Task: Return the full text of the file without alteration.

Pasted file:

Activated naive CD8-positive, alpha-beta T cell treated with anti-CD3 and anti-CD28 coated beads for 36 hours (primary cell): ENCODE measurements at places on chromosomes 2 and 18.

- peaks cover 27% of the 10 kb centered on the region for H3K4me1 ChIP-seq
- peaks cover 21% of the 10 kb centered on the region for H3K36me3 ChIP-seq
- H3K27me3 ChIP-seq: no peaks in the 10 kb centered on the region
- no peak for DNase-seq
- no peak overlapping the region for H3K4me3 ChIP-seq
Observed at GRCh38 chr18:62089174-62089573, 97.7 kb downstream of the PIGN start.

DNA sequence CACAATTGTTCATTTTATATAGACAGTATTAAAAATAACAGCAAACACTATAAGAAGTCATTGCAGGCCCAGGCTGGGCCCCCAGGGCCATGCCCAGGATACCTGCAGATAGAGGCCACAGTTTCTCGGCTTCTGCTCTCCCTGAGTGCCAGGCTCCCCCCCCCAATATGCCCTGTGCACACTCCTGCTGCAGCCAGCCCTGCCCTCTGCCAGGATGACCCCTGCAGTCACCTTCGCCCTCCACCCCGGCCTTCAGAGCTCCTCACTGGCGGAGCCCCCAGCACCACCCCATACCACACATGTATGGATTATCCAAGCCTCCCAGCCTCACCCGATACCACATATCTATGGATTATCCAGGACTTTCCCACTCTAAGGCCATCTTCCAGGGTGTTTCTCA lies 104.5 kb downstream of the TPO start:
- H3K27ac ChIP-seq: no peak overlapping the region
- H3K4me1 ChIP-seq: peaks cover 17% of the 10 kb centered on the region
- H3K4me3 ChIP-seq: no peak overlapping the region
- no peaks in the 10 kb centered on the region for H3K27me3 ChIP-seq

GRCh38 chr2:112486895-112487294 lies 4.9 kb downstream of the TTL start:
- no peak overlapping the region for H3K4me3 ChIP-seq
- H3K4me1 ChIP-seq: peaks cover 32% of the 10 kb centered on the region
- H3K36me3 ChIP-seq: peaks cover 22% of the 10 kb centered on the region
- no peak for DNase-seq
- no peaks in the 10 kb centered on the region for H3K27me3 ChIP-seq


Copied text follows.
Activated naive CD8-positive, alpha-beta T cell treated with anti-CD3 and anti-CD28 coated beads for 36 hours (primary cell): ENCODE measurements at places on chromosomes 2 and 18.

- peaks cover 27% of the 10 kb centered on the region for H3K4me1 ChIP-seq
- peaks cover 21% of the 10 kb centered on the region for H3K36me3 ChIP-seq
- H3K27me3 ChIP-seq: no peaks in the 10 kb centered on the region
- no peak for DNase-seq
- no peak overlapping the region for H3K4me3 ChIP-seq
Observed at GRCh38 chr18:62089174-62089573, 97.7 kb downstream of the PIGN start.

DNA sequence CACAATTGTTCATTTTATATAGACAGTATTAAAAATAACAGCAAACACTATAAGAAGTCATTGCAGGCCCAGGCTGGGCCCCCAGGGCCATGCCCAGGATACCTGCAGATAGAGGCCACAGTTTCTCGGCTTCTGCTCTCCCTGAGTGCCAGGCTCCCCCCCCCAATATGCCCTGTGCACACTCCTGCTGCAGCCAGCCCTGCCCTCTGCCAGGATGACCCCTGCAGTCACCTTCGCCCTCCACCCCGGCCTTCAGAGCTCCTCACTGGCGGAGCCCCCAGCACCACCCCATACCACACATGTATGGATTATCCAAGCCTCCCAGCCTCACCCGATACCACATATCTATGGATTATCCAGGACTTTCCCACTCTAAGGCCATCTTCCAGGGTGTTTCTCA lies 104.5 kb downstream of the TPO start:
- H3K27ac ChIP-seq: no peak overlapping the region
- H3K4me1 ChIP-seq: peaks cover 17% of the 10 kb centered on the region
- H3K4me3 ChIP-seq: no peak overlapping the region
- no peaks in the 10 kb centered on the region for H3K27me3 ChIP-seq

GRCh38 chr2:112486895-112487294 lies 4.9 kb downstream of the TTL start:
- no peak overlapping the region for H3K4me3 ChIP-seq
- H3K4me1 ChIP-seq: peaks cover 32% of the 10 kb centered on the region
- H3K36me3 ChIP-seq: peaks cover 22% of the 10 kb centered on the region
- no peak for DNase-seq
- no peaks in the 10 kb centered on the region for H3K27me3 ChIP-seq